Can You Live in a Log Cabin Permanently?

Modern, spacious, and stylish, log cabins have taken the world by storm in the past few years. Inspired by old Midwestern folk homes in the U.S.A, you can now find them everywhere. 

Whether it’s for a short break in the countryside or a long vacation in a distant land, not much will make you feel more at one with nature than a stay in a log cabin. There’s one question on everyone’s lips, though. Can you live in a log cabin permanently?

What might’ve started for you as a passing thought may now have become a full-blown plan. Who can blame you – the idea of sacking off modern life for a new nature-embracing adventure has piqued your interest. And with an array of log cabin models available right here at BillyOh, who’s to say you can’t set up camp in a log cabin? 

So whether it’s your back garden or far, far away, we decided to put it to the test – to see if it’s really possible to live in a log cabin permanently.

Can I Live in a Log Cabin Permanently?

light log cabin interior with l-shaped sofa, balcony, and french windows

There are two questions to answer here – can you physically live in a log cabin permanently? And may you – according to law?

We sell an array of outdoor buildings, from sheds to summerhouses, but our log cabins are specially designed for enduring long stints of usage. Their thick walls contribute to insulation and help keep the rain out. They also come with the option of double-glazing (i.e. for more warmth) and lockable doors.

Our log cabins come in all sorts of shapes and sizes, but perhaps one of the best options for a live-in cabin is the BillyOh Cove. With a roomy 19.25m² of indoor floor space, the Cove is one of our bigger cabins. 

It’s split into two rooms, which makes it feel like an actual house – or a small flat at least. This means you can separate your living and dining or cooking areas and not feel confined to one space for everything.

The Cove also comes with an integrated canopy – a great spot for some al fresco dining when the sun’s out – and windows across the front and sides of the building. And unlike some cheaper buildings, it’s adaptable to the seasons. But having the right log cabin is just the beginning to starting a life in one.

What You’d Need to Live in a Log Cabin Permanently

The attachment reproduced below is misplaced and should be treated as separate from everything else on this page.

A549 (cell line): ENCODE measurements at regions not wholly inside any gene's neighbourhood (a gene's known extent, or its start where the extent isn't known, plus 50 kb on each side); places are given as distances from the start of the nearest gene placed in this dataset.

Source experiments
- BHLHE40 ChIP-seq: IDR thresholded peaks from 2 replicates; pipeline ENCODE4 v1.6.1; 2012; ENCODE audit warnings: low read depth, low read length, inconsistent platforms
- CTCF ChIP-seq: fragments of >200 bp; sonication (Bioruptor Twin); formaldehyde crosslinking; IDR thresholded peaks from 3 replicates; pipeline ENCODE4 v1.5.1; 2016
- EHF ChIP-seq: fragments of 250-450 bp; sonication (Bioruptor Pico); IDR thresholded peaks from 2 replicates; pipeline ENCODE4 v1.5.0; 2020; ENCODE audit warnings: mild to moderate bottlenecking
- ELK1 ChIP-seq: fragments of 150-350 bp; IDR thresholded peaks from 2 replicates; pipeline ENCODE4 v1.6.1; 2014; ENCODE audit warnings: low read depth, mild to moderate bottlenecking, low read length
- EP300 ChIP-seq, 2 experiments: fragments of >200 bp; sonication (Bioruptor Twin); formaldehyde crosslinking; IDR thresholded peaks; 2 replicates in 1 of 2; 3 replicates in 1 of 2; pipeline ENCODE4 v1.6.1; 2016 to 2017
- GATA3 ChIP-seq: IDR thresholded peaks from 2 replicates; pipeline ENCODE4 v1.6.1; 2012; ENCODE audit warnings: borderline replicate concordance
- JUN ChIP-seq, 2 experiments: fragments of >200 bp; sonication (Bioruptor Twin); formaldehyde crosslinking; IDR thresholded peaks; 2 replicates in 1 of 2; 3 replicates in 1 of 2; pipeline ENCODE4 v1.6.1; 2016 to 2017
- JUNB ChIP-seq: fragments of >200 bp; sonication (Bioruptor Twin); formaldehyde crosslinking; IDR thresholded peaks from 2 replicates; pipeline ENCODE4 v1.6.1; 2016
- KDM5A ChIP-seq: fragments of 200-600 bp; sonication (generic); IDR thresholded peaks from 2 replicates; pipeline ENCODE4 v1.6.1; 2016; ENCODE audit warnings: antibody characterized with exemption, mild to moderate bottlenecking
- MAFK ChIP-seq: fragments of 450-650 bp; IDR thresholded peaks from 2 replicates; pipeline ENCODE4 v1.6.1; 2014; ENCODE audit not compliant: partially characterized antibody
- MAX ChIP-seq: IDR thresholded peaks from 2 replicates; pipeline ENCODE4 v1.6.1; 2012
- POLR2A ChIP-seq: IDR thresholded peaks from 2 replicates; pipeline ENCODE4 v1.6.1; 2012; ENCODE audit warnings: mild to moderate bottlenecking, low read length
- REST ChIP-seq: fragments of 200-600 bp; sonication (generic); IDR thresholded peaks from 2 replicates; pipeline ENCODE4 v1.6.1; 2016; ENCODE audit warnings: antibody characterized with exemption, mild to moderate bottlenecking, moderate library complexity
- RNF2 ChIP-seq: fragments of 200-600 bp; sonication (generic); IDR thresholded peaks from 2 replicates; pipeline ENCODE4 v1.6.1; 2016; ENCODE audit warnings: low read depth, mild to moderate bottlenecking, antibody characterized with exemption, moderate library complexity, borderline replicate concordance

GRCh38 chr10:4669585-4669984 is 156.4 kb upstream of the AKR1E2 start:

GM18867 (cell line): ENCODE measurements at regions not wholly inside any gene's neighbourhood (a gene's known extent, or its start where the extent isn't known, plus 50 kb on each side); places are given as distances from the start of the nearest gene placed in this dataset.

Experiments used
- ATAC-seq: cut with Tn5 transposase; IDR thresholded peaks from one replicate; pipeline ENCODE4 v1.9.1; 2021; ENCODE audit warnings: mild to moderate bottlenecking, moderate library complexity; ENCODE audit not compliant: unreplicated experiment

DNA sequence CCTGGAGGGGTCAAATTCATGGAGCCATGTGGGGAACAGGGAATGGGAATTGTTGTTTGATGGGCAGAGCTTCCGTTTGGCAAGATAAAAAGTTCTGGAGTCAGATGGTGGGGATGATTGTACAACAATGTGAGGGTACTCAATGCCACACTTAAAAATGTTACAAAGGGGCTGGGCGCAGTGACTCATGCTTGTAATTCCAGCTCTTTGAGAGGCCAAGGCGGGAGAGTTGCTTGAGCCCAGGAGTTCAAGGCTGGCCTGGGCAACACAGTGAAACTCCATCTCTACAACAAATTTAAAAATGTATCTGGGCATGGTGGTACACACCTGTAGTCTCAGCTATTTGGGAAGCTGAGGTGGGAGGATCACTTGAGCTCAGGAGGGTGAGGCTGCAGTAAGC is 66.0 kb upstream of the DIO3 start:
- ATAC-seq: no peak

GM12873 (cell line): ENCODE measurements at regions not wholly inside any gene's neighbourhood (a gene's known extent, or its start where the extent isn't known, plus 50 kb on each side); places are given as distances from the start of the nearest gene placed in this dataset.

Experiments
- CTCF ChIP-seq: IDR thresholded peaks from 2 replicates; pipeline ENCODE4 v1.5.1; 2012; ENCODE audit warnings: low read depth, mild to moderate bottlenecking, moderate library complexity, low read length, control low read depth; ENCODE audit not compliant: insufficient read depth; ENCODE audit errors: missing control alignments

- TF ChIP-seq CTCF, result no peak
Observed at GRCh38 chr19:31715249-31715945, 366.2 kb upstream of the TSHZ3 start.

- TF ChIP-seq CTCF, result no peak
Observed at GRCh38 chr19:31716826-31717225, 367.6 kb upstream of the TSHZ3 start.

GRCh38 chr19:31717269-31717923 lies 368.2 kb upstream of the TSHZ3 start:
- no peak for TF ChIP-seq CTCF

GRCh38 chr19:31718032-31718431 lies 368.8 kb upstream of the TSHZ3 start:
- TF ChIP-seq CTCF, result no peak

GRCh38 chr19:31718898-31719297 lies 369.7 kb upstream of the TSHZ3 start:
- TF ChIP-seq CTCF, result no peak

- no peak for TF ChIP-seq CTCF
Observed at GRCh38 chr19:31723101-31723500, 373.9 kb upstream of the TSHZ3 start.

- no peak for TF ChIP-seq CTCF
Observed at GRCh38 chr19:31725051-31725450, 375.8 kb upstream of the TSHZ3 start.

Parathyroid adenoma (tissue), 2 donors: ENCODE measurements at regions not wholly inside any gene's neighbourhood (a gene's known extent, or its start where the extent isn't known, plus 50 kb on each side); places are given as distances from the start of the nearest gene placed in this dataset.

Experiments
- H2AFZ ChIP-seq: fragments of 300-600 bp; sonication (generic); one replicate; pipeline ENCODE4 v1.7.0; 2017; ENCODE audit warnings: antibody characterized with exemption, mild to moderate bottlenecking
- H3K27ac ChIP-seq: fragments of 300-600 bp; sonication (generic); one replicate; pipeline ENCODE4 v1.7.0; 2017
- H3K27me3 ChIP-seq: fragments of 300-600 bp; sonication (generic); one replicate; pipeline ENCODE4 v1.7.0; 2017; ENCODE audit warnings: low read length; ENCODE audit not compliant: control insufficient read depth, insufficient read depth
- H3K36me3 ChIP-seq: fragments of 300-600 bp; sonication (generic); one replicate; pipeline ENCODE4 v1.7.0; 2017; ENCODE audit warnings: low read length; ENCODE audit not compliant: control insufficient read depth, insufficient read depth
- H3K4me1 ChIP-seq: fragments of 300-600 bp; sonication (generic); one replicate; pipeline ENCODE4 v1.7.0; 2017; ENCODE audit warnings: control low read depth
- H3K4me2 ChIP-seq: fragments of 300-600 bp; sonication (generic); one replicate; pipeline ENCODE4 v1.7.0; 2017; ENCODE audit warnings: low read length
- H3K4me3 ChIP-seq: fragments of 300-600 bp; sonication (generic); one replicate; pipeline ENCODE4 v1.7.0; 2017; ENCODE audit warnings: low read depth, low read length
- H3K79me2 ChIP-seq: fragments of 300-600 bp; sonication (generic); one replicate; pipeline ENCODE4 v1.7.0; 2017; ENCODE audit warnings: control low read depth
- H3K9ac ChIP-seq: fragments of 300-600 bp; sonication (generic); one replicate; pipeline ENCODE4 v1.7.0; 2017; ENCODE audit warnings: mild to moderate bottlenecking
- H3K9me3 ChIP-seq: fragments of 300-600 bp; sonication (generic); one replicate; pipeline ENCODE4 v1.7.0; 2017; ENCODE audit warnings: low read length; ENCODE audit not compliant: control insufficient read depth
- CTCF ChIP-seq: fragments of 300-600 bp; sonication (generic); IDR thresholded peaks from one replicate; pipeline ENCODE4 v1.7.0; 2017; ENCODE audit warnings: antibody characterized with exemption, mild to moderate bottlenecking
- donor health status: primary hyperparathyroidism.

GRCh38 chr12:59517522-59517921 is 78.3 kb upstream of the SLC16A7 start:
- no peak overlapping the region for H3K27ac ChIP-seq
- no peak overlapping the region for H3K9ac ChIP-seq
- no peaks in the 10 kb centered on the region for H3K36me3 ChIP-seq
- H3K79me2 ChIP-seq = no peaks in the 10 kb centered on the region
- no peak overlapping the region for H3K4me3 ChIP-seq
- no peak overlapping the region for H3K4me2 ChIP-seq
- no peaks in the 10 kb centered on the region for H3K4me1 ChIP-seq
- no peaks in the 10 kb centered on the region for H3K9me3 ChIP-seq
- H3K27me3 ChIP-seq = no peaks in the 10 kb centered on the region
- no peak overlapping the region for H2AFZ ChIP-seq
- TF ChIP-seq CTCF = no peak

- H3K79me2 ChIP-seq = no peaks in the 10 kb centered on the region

If we strip human life down to the core basics, we don’t actually need that much. It just depends on how animalistic you’re planning to go! In this situation we’re going to assume you’d at least want:

Internet

internet router with cables plugged in

It’s 2021, so we’re going to assume you’ll want a reliable WiFi connection in your building. If it’s a log cabin in your back garden, the strength of the WiFi signal from the house might be enough.

The most cost-effective way of accessing the internet would be to jump on the WiFi connection from your home’s signal. But, depending on the distance your cabin is from the main router, there’s a chance this will only provide a very weak signal. Otherwise, you’ll require at least a plug socket.

There are a few different ways to get a good internet connection to your log cabin, but thick walls may cause a bit of a hindrance. However, wired connections will always be the safest and most reliable, so it’s worth considering this route(r!). 

No matter how homely your cabin is – if you don’t have a reliable internet connection it’s going to cause problems. This is especially true if you work from home. One of the most important things to take care of when you start working or living remotely is good internet access.

A sloppy connection can lead to a fall in performance and productivity. You’ll find yourself frustrated and perhaps procrastinating. Whether you’re working for yourself or for a company, it can affect your business negatively.

So be sure to invest in a high-speed internet connection from a reliable provider to be able to run your business, or live remotely, as smoothly as possible.

Electricity

plug socket and European black plug

You’d think that electricity would be the most difficult asset to add to your log cabin home. As a matter of fact, there’s a relatively large selection of options when it comes to sourcing electricity, making it a lot easier than you’d think.

For example, solar panels can be placed on the top of a log cabin to convert energy from the sun into energy for your home. The amount of energy they generate might not be enough to power a home for a family – but if you’re just using it to power a laptop and a light switch for a few hours a day, you should be good.

Either way, if you want electricity in your cabin, you’ll need to get plug sockets installed. This isn’t a job for someone who isn’t clued up on electrics – so it’s best to get a professional to do it for you.

For heating, you could consider investing in an electric fireplace or heater for a low-cost alternative during colder times. Not only will it help you and your family keep warm – especially during winter – but it can also act as a stylish and fashionable centrepiece for your cabin.

Top tip: When installing electricity, it’s recommended to ask for a professional electrician’s help to carry out any electrical work for you. This is especially important if you have no experience. 

Let them know how many sockets and light switches you need and all the equipment you’ll be running off the electricity.

Water

grey metal tap running water creating a mist

Hot water is imperative if you want to keep clean during your time in your log cabin. This won’t pose as much of a problem if you have a main home to return to, though.